In the course of the past few years, I spent some time editing a trade publication that served the health care community, particularly those who work in the operating room. In part because of that, I think, I’ve paid especially close attention to the commentary offered by medical professionals as the gun violence epidemic has surged. The constant comparisons to war zone medicine after each mass shooting — in both the quantity of victims and, importantly, the severity of the wounds and the complications to the emergency treatment — helps put in perspective for me what is truly happening in these tragedies. Charles Bethea is the credited author on this piece, published by The New Yorker, but the words mostly belong to Jorge Sainz, MD. I understand the reluctance to share actual images of physical brutality caused by these guns. Even so, a vital public understanding of the consequences is getting lost. Having physicians report their experiences might be the best substitute we have.
Opinion: Our Mass Shooting Culture Makes Me Constantly Worry When I’m In A Public Space by Geraldine DeRuiter
Writing for Buzzfeed News, Geraldine DeRuiter explores the ways in which the unchecked pervasiveness of guns have impacted the simple experience of venturing out into the world. I’ve had the exact welling anxiety she describes. Especially in the immediate aftermath of another tallying of casualties, I also find myself gauging escape routes in public places and sizing up the likelihood that one of the strangers around me is a NRA-empowered monster waiting to pounce. I am heartbroken — and furious — that children are now growing up in a version of this country in which active shooter training is a necessary part of their schooling. It didn’t used to be like this. It doesn’t have to be now. To appease a deranged few — and mostly an industry that decided forty years ago to shore up dwindling peacetime sales by mounting a warped legal offensive to alter the two-century understanding of the U.S. Constitution’s second amendment — a state of perpetual fear has been invited on an entire society. It’s sick.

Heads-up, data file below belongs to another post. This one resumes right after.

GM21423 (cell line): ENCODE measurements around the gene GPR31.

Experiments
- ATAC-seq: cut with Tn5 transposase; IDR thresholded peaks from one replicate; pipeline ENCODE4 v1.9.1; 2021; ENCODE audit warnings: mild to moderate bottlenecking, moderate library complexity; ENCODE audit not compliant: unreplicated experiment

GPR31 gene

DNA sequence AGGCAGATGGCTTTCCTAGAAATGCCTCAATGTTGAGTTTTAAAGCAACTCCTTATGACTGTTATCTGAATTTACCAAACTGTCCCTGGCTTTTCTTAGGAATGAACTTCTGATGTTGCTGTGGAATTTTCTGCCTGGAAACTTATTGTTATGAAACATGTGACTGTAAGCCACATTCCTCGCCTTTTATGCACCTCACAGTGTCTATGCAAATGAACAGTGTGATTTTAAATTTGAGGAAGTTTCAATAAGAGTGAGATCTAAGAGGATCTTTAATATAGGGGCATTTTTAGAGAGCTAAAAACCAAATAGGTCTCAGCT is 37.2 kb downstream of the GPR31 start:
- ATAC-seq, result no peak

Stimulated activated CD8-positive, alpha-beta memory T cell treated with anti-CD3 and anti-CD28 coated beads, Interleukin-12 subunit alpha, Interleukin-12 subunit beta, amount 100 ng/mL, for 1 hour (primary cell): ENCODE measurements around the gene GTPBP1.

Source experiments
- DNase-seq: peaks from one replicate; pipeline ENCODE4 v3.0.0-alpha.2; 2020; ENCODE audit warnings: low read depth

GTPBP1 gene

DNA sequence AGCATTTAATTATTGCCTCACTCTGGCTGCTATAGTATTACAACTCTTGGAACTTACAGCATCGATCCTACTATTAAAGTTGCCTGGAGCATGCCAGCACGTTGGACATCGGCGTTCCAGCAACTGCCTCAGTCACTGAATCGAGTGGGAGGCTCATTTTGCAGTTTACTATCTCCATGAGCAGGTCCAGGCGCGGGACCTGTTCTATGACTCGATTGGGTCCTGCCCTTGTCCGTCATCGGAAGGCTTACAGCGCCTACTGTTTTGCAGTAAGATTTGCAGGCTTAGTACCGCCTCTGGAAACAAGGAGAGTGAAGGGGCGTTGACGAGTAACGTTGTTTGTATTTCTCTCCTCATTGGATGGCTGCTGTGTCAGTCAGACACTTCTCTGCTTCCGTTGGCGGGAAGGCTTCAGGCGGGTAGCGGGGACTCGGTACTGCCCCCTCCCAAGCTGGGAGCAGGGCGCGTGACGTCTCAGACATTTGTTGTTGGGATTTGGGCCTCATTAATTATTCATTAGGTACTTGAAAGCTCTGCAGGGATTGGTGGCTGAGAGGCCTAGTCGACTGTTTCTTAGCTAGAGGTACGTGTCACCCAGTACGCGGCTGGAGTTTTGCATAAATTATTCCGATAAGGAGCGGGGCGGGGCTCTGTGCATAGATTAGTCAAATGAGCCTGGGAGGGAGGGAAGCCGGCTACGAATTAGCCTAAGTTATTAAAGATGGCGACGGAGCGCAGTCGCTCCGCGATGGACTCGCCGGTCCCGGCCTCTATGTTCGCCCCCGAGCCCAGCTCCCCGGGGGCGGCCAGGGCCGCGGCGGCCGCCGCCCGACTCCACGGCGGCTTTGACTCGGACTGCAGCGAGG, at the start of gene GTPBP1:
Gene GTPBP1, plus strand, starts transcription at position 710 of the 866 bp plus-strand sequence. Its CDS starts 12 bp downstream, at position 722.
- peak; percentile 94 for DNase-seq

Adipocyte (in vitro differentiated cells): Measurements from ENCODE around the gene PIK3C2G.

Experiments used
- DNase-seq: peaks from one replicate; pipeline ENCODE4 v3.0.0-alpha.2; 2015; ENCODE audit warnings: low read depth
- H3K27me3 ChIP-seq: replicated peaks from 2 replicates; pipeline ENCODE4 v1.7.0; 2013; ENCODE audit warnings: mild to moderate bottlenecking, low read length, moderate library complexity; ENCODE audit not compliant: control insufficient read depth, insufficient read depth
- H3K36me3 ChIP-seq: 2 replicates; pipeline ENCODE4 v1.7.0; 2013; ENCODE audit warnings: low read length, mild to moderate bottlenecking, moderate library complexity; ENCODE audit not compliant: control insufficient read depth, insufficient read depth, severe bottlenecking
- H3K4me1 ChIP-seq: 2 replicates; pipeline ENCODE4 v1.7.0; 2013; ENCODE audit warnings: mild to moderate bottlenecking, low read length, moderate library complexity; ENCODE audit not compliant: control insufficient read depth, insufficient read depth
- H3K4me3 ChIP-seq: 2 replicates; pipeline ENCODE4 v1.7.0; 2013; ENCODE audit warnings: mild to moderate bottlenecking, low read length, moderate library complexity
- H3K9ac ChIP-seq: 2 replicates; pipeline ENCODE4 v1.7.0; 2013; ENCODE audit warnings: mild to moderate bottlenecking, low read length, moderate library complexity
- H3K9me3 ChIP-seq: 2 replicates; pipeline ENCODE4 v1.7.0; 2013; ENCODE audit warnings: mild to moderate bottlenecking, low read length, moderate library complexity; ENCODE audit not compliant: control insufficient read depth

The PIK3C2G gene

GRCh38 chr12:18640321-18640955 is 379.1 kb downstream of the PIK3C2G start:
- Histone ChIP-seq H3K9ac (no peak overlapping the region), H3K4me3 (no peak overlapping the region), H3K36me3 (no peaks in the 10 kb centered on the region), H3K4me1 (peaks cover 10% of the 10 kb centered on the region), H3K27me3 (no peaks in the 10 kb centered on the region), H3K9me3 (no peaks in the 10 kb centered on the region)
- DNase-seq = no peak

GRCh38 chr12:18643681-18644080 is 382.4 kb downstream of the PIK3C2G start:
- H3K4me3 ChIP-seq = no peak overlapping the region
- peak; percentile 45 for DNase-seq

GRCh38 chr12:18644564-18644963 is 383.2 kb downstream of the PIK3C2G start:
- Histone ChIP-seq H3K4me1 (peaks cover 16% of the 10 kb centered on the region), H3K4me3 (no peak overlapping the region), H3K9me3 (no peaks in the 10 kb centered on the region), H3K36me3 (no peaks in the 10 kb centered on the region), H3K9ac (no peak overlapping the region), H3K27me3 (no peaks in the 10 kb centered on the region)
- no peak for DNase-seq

Even the one somewhat inspiring story I share today comes with a heaping helping of good old American injustice. Calvin Duncan was incarcerated for over two decades in Louisiana, using his time behind bars to school himself in the legal system. His learning was not only leveraged in his own behalf. He helped countless others, even serving as an information resource for actual attorneys who marveled at Duncan’s command of the law. At the core of Duncan’s work is a fight against the Southern state’s abominable practice of allowing criminal convictions with non-unanimous jury decisions, a practice that was adopted to oppress black people. The motivation is not an interpretation. As reporter Adam Litpak notes, the chair of the judiciary committee that cemented the practice into Louisiana’s state Constitution in the late eighteen-hundreds declared the motivating purpose was “to establish the supremacy of the white race in this state to the extent to which it could be legally and constitutionally done.” That the methodology is still on the books in appalling and exposes the lie of the racism apologists who are given spotlight placement in too much of the current public discourse, including the entirety of the Fox News primetime lineup. Duncan’s story should be made into an inspiration movie, sooner rather than later. The article was published by The New York Times.